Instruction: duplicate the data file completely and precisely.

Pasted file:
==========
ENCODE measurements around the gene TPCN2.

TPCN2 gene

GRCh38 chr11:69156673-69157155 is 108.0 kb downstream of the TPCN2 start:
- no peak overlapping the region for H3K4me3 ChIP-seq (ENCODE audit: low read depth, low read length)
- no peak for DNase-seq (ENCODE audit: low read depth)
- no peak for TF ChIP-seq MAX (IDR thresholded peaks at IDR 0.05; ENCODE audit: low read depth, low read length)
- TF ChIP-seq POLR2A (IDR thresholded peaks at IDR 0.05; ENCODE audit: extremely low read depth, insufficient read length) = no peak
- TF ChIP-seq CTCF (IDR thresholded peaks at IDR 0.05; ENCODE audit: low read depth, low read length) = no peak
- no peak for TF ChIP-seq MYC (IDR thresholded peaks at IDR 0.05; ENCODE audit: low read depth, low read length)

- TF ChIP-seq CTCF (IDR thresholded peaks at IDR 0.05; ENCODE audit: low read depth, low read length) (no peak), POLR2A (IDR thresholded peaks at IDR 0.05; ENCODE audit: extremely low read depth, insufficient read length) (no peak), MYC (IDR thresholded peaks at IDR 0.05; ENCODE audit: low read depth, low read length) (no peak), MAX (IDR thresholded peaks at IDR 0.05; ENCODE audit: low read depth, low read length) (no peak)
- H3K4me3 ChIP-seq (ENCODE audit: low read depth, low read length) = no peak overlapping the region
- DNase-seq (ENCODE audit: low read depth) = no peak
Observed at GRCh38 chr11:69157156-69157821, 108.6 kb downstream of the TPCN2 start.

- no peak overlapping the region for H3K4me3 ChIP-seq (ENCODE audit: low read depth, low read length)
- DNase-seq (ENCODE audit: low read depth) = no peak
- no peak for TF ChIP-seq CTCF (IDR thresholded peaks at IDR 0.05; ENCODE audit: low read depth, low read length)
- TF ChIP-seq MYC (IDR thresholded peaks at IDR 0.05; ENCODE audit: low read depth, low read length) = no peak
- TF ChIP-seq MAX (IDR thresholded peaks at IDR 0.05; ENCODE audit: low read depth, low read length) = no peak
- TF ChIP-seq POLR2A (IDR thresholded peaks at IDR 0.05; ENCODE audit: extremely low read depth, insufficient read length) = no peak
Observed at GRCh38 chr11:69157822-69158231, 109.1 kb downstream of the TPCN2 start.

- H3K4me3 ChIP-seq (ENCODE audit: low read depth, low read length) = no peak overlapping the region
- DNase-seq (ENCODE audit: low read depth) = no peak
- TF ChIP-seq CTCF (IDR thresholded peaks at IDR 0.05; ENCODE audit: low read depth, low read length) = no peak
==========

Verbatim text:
ENCODE measurements around the gene TPCN2.

TPCN2 gene

GRCh38 chr11:69156673-69157155 is 108.0 kb downstream of the TPCN2 start:
- no peak overlapping the region for H3K4me3 ChIP-seq (ENCODE audit: low read depth, low read length)
- no peak for DNase-seq (ENCODE audit: low read depth)
- no peak for TF ChIP-seq MAX (IDR thresholded peaks at IDR 0.05; ENCODE audit: low read depth, low read length)
- TF ChIP-seq POLR2A (IDR thresholded peaks at IDR 0.05; ENCODE audit: extremely low read depth, insufficient read length) = no peak
- TF ChIP-seq CTCF (IDR thresholded peaks at IDR 0.05; ENCODE audit: low read depth, low read length) = no peak
- no peak for TF ChIP-seq MYC (IDR thresholded peaks at IDR 0.05; ENCODE audit: low read depth, low read length)

- TF ChIP-seq CTCF (IDR thresholded peaks at IDR 0.05; ENCODE audit: low read depth, low read length) (no peak), POLR2A (IDR thresholded peaks at IDR 0.05; ENCODE audit: extremely low read depth, insufficient read length) (no peak), MYC (IDR thresholded peaks at IDR 0.05; ENCODE audit: low read depth, low read length) (no peak), MAX (IDR thresholded peaks at IDR 0.05; ENCODE audit: low read depth, low read length) (no peak)
- H3K4me3 ChIP-seq (ENCODE audit: low read depth, low read length) = no peak overlapping the region
- DNase-seq (ENCODE audit: low read depth) = no peak
Observed at GRCh38 chr11:69157156-69157821, 108.6 kb downstream of the TPCN2 start.

- no peak overlapping the region for H3K4me3 ChIP-seq (ENCODE audit: low read depth, low read length)
- DNase-seq (ENCODE audit: low read depth) = no peak
- no peak for TF ChIP-seq CTCF (IDR thresholded peaks at IDR 0.05; ENCODE audit: low read depth, low read length)
- TF ChIP-seq MYC (IDR thresholded peaks at IDR 0.05; ENCODE audit: low read depth, low read length) = no peak
- TF ChIP-seq MAX (IDR thresholded peaks at IDR 0.05; ENCODE audit: low read depth, low read length) = no peak
- TF ChIP-seq POLR2A (IDR thresholded peaks at IDR 0.05; ENCODE audit: extremely low read depth, insufficient read length) = no peak
Observed at GRCh38 chr11:69157822-69158231, 109.1 kb downstream of the TPCN2 start.

- H3K4me3 ChIP-seq (ENCODE audit: low read depth, low read length) = no peak overlapping the region
- DNase-seq (ENCODE audit: low read depth) = no peak
- TF ChIP-seq CTCF (IDR thresholded peaks at IDR 0.05; ENCODE audit: low read depth, low read length) = no peak